What is the value of a 1953 US 5 dollar bill with red printing?
The red ink indicates it's a U.S. Note, a type of currency no longer produced. However, bills from the 1950s remain common in collections and are generally worth only face value or slightly more if they're in worn condition.
If your bill is in excellent condition it may be worth a small premium, depending on whether there is a letter next to the date. If there's no letter, it could be worth up to $12 if it's in nearly-new shape. If there's an A, B, or C next to the date it would be worth up to about $8.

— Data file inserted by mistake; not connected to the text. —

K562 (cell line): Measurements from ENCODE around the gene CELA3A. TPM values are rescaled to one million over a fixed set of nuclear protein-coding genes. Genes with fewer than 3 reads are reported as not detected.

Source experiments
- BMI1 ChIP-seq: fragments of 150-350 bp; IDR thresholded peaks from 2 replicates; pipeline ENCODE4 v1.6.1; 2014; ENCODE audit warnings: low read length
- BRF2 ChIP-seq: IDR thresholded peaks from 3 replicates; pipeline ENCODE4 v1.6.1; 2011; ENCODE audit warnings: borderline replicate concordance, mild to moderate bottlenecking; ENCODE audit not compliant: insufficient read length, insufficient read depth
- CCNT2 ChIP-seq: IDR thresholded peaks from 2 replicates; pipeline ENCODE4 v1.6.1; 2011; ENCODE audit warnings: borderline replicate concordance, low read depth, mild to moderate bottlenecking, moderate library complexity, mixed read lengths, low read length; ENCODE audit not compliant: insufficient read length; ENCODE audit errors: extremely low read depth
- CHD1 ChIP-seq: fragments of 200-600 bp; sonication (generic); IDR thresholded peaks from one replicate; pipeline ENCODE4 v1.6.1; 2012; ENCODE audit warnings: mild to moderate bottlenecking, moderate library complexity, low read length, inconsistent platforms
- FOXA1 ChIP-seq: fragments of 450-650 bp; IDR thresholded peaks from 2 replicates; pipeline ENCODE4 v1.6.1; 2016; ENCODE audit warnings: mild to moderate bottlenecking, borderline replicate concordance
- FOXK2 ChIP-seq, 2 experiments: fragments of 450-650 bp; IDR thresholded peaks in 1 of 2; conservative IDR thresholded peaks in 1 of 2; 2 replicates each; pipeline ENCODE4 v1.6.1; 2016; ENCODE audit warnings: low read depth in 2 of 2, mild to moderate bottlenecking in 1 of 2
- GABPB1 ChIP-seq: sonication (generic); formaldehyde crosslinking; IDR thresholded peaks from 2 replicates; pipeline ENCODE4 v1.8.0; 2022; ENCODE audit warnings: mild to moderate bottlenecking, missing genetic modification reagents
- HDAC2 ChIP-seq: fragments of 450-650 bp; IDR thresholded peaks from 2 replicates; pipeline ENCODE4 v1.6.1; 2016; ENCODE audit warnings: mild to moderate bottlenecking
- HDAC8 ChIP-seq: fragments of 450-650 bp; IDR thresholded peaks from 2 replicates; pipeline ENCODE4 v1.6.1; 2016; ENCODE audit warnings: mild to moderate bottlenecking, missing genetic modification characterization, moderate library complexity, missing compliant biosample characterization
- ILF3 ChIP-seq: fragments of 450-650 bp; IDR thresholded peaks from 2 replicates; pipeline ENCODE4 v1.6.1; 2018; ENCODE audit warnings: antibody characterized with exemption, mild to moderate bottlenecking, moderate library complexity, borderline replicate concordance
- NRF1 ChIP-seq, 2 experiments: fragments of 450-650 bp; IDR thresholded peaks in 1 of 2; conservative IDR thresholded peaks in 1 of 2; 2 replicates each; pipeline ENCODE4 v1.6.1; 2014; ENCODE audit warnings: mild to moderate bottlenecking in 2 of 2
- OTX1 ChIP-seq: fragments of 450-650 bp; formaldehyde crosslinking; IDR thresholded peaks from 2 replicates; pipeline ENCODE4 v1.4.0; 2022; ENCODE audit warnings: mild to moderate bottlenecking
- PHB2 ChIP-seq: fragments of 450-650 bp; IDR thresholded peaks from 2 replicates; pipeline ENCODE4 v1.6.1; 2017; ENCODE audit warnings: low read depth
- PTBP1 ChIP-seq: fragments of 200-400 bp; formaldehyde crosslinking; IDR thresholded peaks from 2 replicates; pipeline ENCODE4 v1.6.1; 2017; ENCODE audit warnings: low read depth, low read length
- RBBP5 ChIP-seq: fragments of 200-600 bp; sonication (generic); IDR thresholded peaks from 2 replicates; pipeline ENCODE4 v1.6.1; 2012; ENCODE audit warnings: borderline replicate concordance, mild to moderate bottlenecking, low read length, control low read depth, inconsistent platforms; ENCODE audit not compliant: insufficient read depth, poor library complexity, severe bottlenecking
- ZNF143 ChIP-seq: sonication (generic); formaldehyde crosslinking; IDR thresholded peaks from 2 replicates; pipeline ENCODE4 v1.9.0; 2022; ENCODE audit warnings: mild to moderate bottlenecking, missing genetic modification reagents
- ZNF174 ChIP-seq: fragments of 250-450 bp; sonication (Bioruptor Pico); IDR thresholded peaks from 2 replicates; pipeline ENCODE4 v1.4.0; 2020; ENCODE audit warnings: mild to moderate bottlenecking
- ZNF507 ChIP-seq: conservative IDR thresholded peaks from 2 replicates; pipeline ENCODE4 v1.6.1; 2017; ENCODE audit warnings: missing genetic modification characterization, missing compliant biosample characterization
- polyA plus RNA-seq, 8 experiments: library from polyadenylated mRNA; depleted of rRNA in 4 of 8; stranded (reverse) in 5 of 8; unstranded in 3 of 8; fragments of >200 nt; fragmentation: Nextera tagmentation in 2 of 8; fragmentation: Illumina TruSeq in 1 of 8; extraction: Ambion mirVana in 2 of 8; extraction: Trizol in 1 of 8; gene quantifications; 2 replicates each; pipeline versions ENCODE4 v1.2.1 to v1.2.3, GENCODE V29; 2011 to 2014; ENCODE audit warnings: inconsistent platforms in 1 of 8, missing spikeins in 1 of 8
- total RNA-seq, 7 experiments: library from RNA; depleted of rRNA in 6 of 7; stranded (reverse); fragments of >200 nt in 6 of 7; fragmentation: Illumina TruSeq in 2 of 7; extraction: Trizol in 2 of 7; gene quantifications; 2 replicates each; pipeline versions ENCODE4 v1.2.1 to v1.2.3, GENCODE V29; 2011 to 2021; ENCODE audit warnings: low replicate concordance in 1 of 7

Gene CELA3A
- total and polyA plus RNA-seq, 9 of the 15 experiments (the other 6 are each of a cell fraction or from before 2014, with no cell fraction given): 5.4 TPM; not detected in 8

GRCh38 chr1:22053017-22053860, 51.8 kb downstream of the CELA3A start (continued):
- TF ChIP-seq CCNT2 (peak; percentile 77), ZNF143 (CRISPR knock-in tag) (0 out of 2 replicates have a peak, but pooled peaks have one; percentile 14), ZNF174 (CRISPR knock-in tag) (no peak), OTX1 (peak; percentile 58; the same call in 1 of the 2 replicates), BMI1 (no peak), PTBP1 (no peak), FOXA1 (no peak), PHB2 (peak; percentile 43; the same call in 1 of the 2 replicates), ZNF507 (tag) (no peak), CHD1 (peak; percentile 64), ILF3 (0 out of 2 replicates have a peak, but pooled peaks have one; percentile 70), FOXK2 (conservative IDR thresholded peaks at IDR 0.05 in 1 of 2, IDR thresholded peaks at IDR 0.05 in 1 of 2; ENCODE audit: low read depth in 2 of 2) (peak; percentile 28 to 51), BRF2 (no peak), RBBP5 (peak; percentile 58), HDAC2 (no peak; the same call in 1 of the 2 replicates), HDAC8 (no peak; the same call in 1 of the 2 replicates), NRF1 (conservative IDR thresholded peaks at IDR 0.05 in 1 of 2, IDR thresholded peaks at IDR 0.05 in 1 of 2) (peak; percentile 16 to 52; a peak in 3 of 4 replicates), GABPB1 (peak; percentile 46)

The red seal indicates the bill is a United States Note, a form of currency printed from 1862 to about 1970. US Notes were a kind of parallel currency that circulated alongside FRN's until they were discontinued to reduce the overhead of printing multiple types of bills. For values, please see the question "What is the value of a 1953 US 5 dollar bill with a red seal?" for more information.